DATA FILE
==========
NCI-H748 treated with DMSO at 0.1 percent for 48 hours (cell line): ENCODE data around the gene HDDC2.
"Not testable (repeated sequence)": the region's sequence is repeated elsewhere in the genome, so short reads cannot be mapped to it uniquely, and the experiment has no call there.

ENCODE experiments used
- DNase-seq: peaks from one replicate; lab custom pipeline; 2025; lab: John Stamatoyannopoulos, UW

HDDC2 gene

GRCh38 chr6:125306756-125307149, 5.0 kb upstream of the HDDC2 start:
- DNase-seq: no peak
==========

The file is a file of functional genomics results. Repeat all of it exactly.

NCI-H748 treated with DMSO at 0.1 percent for 48 hours (cell line): ENCODE data around the gene HDDC2.
"Not testable (repeated sequence)": the region's sequence is repeated elsewhere in the genome, so short reads cannot be mapped to it uniquely, and the experiment has no call there.

ENCODE experiments used
- DNase-seq: peaks from one replicate; lab custom pipeline; 2025; lab: John Stamatoyannopoulos, UW

HDDC2 gene

GRCh38 chr6:125306756-125307149, 5.0 kb upstream of the HDDC2 start:
- DNase-seq: no peak